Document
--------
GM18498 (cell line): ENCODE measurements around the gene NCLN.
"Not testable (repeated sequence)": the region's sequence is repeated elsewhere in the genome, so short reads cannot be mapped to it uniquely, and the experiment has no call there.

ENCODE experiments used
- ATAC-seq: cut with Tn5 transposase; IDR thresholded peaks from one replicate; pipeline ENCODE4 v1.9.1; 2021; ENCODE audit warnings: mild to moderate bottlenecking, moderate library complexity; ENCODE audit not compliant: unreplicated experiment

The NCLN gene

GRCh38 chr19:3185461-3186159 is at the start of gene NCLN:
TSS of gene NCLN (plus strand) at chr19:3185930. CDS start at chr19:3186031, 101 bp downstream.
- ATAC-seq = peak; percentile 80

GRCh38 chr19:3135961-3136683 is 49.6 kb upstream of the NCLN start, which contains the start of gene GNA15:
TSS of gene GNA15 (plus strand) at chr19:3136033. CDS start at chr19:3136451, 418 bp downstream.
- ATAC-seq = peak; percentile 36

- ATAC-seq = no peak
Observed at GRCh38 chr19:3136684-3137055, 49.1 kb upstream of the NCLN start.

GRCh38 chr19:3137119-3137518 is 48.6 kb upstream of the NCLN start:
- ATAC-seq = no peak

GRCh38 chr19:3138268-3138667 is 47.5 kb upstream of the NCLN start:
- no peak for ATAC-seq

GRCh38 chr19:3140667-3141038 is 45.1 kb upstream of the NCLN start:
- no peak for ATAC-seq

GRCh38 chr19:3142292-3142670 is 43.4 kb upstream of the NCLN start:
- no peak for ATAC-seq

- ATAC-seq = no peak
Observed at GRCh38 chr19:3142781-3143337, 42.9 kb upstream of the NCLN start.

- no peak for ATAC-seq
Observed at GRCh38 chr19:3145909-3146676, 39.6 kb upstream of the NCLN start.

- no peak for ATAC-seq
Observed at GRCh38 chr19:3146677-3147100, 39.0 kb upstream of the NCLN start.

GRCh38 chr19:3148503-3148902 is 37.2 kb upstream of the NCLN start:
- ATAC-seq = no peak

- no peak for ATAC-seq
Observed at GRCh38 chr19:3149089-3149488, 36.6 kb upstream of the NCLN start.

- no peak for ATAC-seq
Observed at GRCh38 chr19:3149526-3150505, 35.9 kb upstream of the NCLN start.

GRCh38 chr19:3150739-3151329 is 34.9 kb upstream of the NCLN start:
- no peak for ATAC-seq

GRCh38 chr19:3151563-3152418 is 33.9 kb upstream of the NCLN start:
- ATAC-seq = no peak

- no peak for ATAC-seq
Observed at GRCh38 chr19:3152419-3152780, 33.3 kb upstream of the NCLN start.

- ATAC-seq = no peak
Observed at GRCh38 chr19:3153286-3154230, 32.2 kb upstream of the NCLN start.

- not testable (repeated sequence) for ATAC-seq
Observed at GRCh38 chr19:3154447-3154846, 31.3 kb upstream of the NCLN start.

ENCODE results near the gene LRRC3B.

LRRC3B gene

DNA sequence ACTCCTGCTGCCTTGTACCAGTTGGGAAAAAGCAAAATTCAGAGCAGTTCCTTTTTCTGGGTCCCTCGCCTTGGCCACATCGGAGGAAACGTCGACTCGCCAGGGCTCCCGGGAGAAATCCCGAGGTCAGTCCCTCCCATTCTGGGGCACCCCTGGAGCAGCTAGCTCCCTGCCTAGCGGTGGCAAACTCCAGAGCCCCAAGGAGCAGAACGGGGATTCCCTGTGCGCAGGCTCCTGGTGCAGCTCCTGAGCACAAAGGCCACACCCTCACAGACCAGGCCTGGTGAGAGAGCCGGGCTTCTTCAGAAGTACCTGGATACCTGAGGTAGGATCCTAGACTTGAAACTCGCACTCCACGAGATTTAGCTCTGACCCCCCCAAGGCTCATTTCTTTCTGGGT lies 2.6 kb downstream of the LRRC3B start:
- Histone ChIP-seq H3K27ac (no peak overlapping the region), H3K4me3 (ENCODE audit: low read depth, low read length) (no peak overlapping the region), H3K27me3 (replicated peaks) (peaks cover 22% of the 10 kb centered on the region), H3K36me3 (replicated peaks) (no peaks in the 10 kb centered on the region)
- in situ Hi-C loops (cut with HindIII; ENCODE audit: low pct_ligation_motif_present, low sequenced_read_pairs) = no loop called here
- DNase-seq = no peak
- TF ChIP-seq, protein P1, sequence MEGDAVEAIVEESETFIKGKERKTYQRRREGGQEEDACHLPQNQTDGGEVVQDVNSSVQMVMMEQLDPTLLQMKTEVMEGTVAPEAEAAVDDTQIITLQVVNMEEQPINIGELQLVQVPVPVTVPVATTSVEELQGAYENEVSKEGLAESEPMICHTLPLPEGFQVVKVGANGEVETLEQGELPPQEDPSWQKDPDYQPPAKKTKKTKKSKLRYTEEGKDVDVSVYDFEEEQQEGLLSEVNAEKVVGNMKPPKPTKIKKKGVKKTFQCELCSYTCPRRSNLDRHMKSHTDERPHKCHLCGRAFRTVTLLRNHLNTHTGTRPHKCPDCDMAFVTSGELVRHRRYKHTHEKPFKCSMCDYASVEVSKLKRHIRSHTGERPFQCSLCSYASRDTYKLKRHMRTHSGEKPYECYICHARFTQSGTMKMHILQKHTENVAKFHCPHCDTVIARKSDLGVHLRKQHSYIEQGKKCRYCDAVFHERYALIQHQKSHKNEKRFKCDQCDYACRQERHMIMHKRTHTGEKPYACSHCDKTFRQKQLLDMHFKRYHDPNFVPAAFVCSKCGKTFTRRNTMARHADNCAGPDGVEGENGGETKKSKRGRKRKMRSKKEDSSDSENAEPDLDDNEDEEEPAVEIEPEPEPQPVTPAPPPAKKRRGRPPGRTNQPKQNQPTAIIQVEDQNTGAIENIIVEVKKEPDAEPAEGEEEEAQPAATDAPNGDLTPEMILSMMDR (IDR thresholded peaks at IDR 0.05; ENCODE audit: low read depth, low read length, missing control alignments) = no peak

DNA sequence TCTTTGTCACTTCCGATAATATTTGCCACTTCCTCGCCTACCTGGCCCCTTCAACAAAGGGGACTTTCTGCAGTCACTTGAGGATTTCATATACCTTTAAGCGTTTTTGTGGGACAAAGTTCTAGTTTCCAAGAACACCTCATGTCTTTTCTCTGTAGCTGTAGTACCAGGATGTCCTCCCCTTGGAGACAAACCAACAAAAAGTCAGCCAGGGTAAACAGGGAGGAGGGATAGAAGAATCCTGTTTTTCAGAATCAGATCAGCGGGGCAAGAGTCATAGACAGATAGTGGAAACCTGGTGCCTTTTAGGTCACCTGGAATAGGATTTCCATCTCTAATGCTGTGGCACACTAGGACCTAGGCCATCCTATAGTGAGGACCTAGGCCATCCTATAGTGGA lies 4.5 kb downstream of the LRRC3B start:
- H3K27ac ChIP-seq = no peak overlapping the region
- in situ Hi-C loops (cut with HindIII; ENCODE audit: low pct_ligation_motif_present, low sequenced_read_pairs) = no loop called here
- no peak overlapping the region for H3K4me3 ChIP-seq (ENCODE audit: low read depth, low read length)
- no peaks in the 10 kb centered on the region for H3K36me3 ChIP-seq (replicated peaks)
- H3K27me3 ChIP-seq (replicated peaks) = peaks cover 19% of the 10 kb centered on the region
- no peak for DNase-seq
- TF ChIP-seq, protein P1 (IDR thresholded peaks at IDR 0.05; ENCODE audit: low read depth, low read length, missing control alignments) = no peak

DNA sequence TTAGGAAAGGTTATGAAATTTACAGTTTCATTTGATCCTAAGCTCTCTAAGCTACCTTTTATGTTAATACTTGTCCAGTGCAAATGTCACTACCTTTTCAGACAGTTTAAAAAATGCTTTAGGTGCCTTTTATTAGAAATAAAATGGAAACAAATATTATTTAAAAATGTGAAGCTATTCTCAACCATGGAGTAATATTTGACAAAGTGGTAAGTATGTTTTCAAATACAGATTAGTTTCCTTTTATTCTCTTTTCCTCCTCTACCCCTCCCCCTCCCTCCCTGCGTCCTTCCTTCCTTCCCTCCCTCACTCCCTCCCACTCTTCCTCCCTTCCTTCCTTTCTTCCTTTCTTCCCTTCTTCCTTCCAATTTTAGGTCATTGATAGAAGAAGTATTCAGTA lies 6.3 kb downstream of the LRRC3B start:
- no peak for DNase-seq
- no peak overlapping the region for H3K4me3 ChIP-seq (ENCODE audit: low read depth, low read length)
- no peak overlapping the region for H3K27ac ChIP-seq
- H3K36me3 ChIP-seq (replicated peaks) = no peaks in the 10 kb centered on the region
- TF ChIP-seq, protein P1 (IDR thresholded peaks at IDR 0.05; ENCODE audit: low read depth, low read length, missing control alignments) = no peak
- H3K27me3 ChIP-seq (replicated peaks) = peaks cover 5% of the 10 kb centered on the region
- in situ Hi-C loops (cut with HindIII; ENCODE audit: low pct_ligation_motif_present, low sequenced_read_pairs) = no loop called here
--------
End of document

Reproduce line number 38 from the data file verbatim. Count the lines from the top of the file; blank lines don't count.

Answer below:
- no peak for ATAC-seq